3. Hand out STUDENT ORGANIZER #3 - A Guide to Bacterial Colony Shapes.
    4. Have the students report how many colonies of each shape they've found on their plate. Record this information on the board.
    5. Have the students make two lists. The first should be of the locations ordered according to the number of total colonies found. The second list should be organized by location according to the number of different kinds of colonies found.
    6. Have the students compare these two lists to the one they came up with the day before. Discuss with the class why there is such variety of bacterial types in their school.
    7. Return the Petri dishes to the incubator until the next class.
  • Questions for Day #2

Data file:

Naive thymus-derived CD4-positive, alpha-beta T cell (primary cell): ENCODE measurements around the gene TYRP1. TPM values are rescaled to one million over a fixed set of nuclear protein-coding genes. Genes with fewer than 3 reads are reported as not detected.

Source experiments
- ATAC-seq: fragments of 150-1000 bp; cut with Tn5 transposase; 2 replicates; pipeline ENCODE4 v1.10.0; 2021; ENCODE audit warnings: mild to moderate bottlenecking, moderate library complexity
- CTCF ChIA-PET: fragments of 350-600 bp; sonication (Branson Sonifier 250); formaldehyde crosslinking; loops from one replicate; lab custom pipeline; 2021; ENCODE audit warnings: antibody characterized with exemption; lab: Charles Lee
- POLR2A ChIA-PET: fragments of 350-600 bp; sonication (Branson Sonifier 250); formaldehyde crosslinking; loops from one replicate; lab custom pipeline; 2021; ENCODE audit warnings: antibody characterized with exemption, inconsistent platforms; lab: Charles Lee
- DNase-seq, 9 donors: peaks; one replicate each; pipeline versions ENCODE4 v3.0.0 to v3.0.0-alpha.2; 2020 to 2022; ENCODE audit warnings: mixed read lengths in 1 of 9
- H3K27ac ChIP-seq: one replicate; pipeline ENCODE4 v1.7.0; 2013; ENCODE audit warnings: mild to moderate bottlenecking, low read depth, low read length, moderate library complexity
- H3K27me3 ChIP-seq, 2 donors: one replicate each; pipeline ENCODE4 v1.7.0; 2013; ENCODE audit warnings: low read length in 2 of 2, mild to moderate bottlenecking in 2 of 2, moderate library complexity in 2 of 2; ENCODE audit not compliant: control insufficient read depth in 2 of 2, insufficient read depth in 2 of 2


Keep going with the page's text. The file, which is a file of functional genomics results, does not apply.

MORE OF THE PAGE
1. Were there any colonies on your control side? (There may very well be colonies there. This is due to bacteria in the air settling on the agar. It is common and shows that bacteria are all around us.)
    2. How many different colony shapes did you find? (Answers will vary.) How many different types of bacteria does this represent? (Answers will vary, but the number of different colony shapes is the lowest possible number.) Can two different types of bacteria have the same shaped colony? (Yes.)
  • Day #3

    1. Have the class summarize what they'd learned from the day before. Ask the students if they'd ever heard of antibiotic resistant bacteria.
    2. Ask the class if they know how bacteria might become resistant to antibiotics. Tell them that they'll be using the cultures they grew to help answer this question.
    3. Return the cultures in the incubator to each group. Remind them to leave the Petri dish sealed. Give each group a second poured Petri dish, but this one should have no dividers in the bottom.